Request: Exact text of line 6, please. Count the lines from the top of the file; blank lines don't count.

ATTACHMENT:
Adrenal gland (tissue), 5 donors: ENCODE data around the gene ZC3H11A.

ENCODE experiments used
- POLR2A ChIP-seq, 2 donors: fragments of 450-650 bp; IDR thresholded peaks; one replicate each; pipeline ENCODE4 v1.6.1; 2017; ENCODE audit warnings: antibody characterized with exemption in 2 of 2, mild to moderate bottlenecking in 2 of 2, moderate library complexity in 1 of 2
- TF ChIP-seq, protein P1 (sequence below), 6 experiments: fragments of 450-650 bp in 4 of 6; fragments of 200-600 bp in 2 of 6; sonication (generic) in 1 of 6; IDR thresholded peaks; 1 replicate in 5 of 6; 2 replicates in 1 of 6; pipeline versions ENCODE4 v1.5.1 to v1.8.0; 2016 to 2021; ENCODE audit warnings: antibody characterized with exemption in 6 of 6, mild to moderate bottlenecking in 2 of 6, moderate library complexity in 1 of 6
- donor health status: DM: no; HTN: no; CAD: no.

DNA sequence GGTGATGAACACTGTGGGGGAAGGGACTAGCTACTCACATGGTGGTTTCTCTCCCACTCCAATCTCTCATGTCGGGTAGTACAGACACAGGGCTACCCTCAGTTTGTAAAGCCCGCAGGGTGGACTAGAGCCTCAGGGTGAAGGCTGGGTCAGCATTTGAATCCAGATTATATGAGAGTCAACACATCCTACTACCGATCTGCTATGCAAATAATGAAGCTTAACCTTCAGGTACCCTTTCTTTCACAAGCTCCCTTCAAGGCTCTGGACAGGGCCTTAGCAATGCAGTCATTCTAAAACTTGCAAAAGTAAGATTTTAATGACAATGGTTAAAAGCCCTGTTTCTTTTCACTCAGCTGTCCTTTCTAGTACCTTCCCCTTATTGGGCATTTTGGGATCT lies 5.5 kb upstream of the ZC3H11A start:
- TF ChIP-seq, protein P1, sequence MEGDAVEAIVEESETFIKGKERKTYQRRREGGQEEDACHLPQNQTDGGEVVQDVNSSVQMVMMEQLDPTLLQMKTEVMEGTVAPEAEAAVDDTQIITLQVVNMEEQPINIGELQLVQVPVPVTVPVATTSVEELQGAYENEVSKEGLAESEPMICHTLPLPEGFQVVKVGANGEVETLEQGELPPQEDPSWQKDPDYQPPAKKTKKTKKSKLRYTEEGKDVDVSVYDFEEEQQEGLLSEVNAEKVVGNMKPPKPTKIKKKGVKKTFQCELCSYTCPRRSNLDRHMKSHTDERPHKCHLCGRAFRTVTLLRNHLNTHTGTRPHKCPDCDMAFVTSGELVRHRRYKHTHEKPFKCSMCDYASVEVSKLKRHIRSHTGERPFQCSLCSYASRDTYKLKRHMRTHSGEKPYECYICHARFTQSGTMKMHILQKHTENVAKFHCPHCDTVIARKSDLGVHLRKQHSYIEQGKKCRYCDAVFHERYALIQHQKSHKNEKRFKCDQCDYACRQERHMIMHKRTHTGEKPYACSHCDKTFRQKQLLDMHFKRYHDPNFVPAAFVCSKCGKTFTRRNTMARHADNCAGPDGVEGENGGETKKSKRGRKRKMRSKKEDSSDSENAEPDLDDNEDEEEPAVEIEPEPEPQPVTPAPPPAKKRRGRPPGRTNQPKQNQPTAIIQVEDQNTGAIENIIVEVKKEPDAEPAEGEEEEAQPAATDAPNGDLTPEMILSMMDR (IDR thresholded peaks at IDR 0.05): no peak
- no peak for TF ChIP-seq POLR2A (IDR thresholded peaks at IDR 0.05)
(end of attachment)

DNA sequence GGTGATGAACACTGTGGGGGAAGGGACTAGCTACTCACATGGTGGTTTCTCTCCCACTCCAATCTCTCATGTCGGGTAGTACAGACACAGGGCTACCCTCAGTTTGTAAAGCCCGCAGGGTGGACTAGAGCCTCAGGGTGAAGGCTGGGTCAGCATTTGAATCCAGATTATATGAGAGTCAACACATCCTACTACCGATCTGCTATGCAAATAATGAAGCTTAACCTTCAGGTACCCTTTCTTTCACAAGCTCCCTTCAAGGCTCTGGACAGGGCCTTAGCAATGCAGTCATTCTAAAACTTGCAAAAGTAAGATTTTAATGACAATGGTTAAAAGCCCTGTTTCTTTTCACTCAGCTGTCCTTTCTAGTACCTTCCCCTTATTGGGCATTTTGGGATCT lies 5.5 kb upstream of the ZC3H11A start: